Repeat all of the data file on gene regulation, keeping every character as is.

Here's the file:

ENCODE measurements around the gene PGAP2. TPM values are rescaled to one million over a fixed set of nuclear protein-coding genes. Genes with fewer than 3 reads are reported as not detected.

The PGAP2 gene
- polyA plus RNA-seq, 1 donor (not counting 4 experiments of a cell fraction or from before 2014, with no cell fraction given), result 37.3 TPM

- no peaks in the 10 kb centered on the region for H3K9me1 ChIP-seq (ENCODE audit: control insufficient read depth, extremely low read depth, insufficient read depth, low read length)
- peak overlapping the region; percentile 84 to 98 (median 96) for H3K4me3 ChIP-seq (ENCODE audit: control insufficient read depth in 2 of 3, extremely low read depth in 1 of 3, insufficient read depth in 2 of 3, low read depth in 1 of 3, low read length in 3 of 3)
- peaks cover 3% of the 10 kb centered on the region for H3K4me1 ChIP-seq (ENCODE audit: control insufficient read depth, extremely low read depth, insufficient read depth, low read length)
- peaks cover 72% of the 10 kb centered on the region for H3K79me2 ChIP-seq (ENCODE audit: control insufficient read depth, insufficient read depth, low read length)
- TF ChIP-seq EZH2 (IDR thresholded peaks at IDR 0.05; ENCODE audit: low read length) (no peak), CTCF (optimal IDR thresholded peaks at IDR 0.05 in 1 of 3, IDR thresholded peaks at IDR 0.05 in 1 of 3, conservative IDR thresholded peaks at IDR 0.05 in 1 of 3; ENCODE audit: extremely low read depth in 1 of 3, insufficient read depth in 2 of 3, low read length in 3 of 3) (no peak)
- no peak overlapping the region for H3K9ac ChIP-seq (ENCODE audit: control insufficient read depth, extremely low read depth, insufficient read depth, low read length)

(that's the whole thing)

ENCODE measurements around the gene PGAP2. TPM values are rescaled to one million over a fixed set of nuclear protein-coding genes. Genes with fewer than 3 reads are reported as not detected.

The PGAP2 gene
- polyA plus RNA-seq, 1 donor (not counting 4 experiments of a cell fraction or from before 2014, with no cell fraction given), result 37.3 TPM

- no peaks in the 10 kb centered on the region for H3K9me1 ChIP-seq (ENCODE audit: control insufficient read depth, extremely low read depth, insufficient read depth, low read length)
- peak overlapping the region; percentile 84 to 98 (median 96) for H3K4me3 ChIP-seq (ENCODE audit: control insufficient read depth in 2 of 3, extremely low read depth in 1 of 3, insufficient read depth in 2 of 3, low read depth in 1 of 3, low read length in 3 of 3)
- peaks cover 3% of the 10 kb centered on the region for H3K4me1 ChIP-seq (ENCODE audit: control insufficient read depth, extremely low read depth, insufficient read depth, low read length)
- peaks cover 72% of the 10 kb centered on the region for H3K79me2 ChIP-seq (ENCODE audit: control insufficient read depth, insufficient read depth, low read length)
- TF ChIP-seq EZH2 (IDR thresholded peaks at IDR 0.05; ENCODE audit: low read length) (no peak), CTCF (optimal IDR thresholded peaks at IDR 0.05 in 1 of 3, IDR thresholded peaks at IDR 0.05 in 1 of 3, conservative IDR thresholded peaks at IDR 0.05 in 1 of 3; ENCODE audit: extremely low read depth in 1 of 3, insufficient read depth in 2 of 3, low read length in 3 of 3) (no peak)
- no peak overlapping the region for H3K9ac ChIP-seq (ENCODE audit: control insufficient read depth, extremely low read depth, insufficient read depth, low read length)